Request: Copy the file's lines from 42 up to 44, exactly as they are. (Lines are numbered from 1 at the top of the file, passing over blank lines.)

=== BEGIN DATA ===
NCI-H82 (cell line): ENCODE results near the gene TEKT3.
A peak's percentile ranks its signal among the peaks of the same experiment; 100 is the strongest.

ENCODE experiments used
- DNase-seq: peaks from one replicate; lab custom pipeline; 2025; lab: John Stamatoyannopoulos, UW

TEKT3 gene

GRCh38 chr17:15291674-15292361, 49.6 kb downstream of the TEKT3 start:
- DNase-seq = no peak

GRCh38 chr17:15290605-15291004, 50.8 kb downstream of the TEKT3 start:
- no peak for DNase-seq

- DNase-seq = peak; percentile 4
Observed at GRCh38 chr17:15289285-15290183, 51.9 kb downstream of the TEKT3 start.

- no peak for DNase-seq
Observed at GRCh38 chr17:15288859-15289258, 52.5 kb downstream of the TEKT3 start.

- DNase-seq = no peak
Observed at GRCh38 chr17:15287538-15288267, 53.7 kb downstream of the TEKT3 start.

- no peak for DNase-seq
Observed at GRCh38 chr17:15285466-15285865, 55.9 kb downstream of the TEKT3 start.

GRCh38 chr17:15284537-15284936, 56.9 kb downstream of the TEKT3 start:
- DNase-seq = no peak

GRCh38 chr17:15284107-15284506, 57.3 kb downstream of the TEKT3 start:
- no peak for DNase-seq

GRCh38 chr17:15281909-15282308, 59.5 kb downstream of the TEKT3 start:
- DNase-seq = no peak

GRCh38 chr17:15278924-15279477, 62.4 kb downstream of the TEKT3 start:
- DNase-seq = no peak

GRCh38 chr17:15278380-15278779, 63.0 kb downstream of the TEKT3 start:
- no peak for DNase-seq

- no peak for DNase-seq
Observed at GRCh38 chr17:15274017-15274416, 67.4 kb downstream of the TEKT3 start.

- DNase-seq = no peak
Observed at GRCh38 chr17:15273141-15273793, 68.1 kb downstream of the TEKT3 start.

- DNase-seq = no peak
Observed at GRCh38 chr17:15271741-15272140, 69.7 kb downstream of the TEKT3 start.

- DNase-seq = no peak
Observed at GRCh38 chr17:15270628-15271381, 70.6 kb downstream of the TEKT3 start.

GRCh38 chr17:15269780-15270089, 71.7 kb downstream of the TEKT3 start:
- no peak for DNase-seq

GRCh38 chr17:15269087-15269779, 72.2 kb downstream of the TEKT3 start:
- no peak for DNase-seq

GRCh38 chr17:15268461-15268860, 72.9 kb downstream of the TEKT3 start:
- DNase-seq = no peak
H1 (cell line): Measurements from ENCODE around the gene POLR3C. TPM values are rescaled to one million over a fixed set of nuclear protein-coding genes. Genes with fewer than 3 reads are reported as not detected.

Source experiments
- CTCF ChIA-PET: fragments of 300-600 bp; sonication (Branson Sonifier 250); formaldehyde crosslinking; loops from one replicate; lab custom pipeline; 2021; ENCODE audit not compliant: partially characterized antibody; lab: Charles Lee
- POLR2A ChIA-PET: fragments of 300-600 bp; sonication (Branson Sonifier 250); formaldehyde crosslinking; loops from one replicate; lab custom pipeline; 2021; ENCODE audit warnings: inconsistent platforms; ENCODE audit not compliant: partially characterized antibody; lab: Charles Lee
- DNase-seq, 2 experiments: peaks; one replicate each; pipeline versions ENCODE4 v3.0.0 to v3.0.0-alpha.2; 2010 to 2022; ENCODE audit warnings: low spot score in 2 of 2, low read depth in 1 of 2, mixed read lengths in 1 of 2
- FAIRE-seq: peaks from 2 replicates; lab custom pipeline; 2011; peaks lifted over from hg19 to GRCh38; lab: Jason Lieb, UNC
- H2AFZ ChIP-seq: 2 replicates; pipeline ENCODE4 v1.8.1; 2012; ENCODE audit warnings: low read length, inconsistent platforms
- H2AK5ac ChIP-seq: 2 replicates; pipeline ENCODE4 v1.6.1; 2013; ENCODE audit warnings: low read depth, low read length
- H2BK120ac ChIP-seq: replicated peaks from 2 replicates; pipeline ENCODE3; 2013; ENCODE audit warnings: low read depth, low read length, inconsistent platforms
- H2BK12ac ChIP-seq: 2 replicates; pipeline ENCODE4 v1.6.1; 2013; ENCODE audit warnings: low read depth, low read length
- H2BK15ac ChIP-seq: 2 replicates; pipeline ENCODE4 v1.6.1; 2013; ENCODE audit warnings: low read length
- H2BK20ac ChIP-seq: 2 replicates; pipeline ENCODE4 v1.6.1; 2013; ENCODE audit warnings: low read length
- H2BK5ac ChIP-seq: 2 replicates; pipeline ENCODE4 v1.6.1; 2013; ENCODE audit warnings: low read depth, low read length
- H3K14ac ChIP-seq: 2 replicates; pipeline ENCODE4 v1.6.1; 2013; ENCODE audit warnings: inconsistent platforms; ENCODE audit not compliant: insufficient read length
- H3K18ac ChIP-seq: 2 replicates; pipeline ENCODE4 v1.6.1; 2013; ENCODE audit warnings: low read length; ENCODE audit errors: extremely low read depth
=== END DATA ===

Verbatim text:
H1 (cell line): Measurements from ENCODE around the gene POLR3C. TPM values are rescaled to one million over a fixed set of nuclear protein-coding genes. Genes with fewer than 3 reads are reported as not detected.

Source experiments
- CTCF ChIA-PET: fragments of 300-600 bp; sonication (Branson Sonifier 250); formaldehyde crosslinking; loops from one replicate; lab custom pipeline; 2021; ENCODE audit not compliant: partially characterized antibody; lab: Charles Lee